Supported in part by grant No. R811819-01 from the U.S. Environmental Protection Agency and by grant No. 2S07-RR05917-04 from the U.S. National Institutes of Health under the auspices of the U.S. Department of Energy by the Lawrence Livermore National Laboratory under contract No. W-7405-ENG-48.
Article first published online: 8 MAR 2005
Copyright © 1990 Wiley-Liss, Inc.
Volume 11, Issue 2, pages 261–271, 1990
How to Cite
Bigbee, W. L., Langlois, R. G., Stanker, L. H., Vanderlaan, M. and Jensen, R. H. (1990), Flow cytometric analysis of erythrocyte populations in tn syndrome blood using monoclonal antibodies to glycophorin A and the Tn antigen. Cytometry, 11: 261–271. doi: 10.1002/cyto.990110207
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- Issue published online: 21 JUN 2005
- Article first published online: 8 MAR 2005
- Manuscript Accepted: 29 AUG 1989
- Manuscript Received: 20 JAN 1989
- immunofluorescent labeling;
- somatic mutation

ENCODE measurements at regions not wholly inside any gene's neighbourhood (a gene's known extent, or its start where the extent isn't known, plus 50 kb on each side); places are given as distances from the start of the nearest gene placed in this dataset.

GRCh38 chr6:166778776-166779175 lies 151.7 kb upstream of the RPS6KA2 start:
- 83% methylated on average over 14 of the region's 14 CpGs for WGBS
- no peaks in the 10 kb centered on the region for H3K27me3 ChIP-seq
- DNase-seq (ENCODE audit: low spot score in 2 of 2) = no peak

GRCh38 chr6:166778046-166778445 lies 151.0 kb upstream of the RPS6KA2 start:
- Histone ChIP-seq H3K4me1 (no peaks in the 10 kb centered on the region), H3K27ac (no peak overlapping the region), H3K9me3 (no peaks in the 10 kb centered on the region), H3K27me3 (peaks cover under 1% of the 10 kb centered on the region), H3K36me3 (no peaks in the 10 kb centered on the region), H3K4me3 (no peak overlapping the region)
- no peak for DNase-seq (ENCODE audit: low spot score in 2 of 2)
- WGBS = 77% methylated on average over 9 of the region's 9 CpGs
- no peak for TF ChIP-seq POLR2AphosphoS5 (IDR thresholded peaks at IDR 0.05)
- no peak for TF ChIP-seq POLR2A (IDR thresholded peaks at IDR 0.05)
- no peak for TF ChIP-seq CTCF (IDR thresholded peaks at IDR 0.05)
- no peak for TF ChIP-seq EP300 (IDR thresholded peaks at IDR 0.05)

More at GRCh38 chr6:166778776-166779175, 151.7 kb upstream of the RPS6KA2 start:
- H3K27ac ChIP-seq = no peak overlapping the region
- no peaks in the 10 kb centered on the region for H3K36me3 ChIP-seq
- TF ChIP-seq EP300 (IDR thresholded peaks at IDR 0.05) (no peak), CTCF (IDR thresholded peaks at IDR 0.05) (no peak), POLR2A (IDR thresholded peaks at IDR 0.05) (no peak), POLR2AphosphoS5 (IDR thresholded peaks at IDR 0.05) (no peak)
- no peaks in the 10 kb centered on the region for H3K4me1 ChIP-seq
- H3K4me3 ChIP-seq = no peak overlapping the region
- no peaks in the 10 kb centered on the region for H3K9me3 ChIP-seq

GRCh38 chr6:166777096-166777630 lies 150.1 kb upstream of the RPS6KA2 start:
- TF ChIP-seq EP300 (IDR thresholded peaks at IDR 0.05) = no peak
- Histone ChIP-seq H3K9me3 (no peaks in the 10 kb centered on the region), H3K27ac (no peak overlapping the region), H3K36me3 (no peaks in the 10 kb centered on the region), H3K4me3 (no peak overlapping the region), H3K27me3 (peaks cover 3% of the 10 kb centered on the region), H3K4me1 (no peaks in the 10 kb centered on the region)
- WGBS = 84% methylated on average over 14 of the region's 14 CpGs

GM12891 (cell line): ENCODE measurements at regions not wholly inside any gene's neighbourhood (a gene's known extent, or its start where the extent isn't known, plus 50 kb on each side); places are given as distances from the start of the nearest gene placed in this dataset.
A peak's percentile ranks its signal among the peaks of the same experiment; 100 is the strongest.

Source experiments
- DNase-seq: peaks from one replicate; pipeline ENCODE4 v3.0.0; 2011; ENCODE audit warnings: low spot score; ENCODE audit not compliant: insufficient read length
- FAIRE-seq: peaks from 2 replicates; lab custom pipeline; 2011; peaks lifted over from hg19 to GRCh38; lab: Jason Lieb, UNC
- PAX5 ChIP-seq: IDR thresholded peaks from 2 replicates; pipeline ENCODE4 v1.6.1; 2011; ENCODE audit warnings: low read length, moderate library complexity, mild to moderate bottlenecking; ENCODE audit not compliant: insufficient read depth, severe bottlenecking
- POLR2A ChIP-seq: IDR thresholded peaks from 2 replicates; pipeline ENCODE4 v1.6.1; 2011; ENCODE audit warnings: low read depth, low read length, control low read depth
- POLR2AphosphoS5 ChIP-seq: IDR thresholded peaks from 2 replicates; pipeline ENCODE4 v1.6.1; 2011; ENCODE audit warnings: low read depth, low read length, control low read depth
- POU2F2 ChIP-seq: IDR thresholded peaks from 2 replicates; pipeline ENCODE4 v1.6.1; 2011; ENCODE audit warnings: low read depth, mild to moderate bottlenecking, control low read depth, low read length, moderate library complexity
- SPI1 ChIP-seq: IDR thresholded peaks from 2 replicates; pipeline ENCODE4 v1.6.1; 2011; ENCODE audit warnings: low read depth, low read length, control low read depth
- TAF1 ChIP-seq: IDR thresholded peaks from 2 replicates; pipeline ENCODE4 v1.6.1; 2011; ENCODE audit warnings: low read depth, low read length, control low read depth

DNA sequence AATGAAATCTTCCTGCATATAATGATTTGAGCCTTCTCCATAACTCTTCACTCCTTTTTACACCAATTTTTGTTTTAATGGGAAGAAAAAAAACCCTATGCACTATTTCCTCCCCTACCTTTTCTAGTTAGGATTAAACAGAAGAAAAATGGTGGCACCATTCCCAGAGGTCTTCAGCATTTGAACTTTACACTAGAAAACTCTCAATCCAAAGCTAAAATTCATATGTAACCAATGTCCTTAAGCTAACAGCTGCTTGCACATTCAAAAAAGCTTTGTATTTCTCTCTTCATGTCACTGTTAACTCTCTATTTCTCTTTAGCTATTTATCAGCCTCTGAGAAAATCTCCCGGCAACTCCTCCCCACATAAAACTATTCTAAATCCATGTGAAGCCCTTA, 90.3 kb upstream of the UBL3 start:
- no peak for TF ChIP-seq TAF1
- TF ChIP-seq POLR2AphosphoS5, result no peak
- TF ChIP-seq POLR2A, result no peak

Flow cytometric analysis employing monoclonal antibodies to the Tn antigen and glycophorin A was used to characterize the erythrocyte populations present in blood samples from individuals with Tn syndrome. Four monoclonal antibodies specific for the Tn antigen, GalNAc monosaccharide, on human erythrocytes were obtained from a fusion of splenocytes from a Biozzi mouse immunized with red cells from a Tn individual. These monoclonal antibodies specifically recognize GalNAc monosaccharide sites located on the erythrocyte cell surface sialoglycoproteins, glycophorin A and glycophorin B, and do not bind to fixed normal red cells presenting the Neu-NAcα2-3Galβ1-3(NeuNAcα2-6)GalNAcα1-O-Ser(Thr) tetrasaccharide or to fixed neuraminidase-digested cells presenting the Gal-GalNAc disaccharide. The percentages of Tn-positive red cells in samples from six unrelated Tn donors ranged from 28 to 99%. Binding of the glycophorin A-specific monoclonal antibodies showed that the erythrocytes composing the Tn-negative fraction presented normal amounts of the M and N epitopes on glycophorin A. The presumed somatic mutational origin of Tn-positive cells was tested in blood samples from five normal donors; three possible Tn cells were observed after analysis of a total of 1.1 X 107 erythrocytes, suggesting that the frequency of such cells in normal individuals is > 1 X 10−6.